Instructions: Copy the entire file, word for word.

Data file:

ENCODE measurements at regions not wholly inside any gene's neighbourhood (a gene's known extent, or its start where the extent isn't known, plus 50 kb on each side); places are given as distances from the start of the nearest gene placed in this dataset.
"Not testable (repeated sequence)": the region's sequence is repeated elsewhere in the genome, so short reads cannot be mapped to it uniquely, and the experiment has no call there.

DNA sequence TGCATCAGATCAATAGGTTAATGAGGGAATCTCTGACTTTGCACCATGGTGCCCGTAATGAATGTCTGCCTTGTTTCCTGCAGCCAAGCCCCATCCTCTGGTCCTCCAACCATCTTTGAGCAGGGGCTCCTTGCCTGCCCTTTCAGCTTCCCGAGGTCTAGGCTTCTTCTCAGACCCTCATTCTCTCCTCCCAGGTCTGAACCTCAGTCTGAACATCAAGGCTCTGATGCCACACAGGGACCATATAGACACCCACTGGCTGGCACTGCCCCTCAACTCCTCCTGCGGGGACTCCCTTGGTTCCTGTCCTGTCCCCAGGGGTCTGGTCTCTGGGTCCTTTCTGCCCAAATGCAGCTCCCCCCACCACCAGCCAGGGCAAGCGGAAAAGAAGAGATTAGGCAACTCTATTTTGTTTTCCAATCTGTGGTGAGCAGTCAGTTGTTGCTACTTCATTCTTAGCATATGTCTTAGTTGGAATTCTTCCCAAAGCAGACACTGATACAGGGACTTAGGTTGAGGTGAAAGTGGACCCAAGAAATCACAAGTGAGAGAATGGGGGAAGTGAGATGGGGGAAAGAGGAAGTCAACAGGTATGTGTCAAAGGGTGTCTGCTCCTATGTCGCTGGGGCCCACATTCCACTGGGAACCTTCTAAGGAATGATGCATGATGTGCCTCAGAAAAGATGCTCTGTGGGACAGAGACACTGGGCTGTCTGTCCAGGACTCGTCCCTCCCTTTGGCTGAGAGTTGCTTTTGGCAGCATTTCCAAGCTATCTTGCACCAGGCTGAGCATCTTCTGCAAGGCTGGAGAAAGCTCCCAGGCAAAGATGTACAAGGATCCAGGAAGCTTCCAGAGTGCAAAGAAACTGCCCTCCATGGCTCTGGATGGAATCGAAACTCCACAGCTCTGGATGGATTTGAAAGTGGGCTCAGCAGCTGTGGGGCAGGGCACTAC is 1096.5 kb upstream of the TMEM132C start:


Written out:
ENCODE measurements at regions not wholly inside any gene's neighbourhood (a gene's known extent, or its start where the extent isn't known, plus 50 kb on each side); places are given as distances from the start of the nearest gene placed in this dataset.
"Not testable (repeated sequence)": the region's sequence is repeated elsewhere in the genome, so short reads cannot be mapped to it uniquely, and the experiment has no call there.

DNA sequence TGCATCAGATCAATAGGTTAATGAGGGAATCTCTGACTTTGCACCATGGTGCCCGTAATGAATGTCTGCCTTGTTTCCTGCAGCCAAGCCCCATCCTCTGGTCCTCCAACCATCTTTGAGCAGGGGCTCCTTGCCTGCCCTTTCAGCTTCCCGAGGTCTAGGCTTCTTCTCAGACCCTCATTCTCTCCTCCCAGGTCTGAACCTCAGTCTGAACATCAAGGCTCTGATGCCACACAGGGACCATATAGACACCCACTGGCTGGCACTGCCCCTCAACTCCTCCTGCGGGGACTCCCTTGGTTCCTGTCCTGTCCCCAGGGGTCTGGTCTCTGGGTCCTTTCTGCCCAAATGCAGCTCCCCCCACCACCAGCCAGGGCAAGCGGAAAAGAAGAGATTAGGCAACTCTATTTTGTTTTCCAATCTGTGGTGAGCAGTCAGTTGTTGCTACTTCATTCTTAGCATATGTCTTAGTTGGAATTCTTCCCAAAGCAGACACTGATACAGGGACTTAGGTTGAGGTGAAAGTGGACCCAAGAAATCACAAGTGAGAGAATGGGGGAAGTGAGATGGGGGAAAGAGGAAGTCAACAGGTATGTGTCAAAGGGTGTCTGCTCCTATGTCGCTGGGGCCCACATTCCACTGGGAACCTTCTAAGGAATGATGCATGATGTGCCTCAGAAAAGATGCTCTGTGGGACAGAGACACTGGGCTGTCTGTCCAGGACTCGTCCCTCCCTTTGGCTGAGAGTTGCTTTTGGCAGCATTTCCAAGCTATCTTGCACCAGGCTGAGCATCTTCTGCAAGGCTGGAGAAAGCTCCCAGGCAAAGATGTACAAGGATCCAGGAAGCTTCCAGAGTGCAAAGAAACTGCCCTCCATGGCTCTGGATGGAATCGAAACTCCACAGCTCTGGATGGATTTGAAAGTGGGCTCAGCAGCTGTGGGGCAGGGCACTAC is 1096.5 kb upstream of the TMEM132C start: